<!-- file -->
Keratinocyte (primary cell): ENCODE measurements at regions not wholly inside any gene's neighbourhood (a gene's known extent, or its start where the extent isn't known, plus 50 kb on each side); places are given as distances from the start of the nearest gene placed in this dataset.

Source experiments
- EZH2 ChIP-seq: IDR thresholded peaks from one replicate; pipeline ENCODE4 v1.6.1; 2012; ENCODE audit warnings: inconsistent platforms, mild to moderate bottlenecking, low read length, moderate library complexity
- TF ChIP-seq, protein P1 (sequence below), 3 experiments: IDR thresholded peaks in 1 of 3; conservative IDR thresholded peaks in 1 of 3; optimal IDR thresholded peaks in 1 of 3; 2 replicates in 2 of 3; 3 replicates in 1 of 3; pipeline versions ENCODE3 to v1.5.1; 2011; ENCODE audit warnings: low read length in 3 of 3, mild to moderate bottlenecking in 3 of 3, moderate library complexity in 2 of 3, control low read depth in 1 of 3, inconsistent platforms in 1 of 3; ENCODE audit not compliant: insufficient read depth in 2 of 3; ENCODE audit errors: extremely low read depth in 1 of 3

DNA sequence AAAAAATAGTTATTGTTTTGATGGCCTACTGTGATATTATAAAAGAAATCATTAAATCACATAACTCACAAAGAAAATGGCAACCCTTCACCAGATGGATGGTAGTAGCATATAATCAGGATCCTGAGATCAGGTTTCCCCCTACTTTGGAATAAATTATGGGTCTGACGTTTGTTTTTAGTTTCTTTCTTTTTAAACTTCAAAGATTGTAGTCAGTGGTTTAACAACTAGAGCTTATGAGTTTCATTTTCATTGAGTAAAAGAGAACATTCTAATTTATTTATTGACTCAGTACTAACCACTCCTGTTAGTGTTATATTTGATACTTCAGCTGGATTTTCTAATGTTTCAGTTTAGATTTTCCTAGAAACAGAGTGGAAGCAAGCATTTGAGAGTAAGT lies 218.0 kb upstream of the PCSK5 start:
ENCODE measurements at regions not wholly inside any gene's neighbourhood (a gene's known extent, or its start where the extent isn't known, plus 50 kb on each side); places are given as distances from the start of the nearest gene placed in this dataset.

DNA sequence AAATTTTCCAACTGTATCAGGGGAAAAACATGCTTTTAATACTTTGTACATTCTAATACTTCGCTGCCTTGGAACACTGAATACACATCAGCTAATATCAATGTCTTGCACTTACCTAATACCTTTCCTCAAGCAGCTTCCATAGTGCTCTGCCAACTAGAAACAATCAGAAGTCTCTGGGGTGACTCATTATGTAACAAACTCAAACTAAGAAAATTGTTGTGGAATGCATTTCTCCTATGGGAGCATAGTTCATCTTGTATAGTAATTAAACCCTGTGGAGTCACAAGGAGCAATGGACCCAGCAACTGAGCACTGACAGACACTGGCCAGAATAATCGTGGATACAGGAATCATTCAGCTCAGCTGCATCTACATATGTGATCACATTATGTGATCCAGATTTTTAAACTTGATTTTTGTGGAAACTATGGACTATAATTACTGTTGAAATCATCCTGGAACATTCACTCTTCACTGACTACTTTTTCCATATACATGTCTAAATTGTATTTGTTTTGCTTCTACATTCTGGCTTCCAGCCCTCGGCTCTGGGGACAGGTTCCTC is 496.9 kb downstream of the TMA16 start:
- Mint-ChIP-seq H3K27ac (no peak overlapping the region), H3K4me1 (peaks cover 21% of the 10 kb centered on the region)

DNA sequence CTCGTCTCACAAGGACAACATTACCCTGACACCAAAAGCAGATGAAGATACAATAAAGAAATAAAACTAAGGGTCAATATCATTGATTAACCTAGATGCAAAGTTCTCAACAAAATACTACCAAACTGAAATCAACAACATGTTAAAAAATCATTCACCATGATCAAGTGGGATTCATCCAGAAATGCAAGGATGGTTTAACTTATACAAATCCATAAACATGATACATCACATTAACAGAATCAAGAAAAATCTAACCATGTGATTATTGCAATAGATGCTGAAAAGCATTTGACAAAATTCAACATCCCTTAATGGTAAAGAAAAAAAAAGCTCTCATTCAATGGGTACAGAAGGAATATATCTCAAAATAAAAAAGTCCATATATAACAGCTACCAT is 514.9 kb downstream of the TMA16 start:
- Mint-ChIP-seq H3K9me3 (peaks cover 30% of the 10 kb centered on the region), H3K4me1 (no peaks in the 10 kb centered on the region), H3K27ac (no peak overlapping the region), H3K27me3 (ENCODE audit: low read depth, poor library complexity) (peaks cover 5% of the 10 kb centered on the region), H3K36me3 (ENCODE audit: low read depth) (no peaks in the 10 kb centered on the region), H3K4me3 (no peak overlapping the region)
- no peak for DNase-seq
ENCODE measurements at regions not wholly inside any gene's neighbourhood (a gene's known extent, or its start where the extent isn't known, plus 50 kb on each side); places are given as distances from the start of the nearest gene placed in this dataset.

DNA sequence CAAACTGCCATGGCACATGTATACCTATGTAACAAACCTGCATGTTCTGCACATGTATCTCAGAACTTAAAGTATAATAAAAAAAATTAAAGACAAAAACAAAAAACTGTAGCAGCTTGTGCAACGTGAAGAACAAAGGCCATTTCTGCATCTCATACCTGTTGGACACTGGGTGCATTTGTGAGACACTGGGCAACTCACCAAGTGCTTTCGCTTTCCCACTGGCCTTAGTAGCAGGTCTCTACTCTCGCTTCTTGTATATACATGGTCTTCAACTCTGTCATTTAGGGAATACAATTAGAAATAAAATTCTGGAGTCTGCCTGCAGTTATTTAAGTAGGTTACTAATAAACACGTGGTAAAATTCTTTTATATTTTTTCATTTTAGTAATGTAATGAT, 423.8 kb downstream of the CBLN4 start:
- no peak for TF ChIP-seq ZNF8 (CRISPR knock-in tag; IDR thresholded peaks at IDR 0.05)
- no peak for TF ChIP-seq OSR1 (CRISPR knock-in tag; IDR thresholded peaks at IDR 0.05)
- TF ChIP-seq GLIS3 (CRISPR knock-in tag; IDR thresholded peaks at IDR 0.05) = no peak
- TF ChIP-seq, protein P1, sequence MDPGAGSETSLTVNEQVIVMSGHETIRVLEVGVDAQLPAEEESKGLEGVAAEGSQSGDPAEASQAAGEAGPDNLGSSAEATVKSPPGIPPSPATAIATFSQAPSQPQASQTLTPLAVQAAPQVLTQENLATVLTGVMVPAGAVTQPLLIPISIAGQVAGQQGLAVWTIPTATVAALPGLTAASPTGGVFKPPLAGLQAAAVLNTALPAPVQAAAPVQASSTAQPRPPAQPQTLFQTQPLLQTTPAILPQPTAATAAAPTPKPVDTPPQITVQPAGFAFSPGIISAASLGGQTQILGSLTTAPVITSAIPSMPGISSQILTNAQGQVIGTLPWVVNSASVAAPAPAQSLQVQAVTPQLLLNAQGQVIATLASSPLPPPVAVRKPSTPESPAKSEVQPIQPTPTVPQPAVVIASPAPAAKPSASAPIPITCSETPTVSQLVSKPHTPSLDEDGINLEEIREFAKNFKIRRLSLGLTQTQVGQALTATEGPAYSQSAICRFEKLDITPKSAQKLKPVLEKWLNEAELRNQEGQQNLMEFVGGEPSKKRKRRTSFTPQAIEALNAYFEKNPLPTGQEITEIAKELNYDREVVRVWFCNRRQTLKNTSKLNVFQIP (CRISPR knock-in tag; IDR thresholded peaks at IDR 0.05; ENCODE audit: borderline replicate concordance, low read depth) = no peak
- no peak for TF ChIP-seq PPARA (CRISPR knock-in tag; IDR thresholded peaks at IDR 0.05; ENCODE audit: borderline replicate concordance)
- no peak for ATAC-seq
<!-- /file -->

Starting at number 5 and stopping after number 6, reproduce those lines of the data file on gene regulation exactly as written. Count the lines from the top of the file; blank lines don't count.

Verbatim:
DNA sequence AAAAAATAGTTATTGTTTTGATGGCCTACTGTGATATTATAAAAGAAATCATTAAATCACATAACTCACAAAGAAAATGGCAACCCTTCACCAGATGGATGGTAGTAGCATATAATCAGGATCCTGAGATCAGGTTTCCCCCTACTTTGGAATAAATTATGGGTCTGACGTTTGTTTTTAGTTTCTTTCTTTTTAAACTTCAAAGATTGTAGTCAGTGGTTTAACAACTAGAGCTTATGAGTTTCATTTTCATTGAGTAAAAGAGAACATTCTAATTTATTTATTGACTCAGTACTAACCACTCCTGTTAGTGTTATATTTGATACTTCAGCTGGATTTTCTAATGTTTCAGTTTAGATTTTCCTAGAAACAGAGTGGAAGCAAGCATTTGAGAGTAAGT lies 218.0 kb upstream of the PCSK5 start:
ENCODE measurements at regions not wholly inside any gene's neighbourhood (a gene's known extent, or its start where the extent isn't known, plus 50 kb on each side); places are given as distances from the start of the nearest gene placed in this dataset.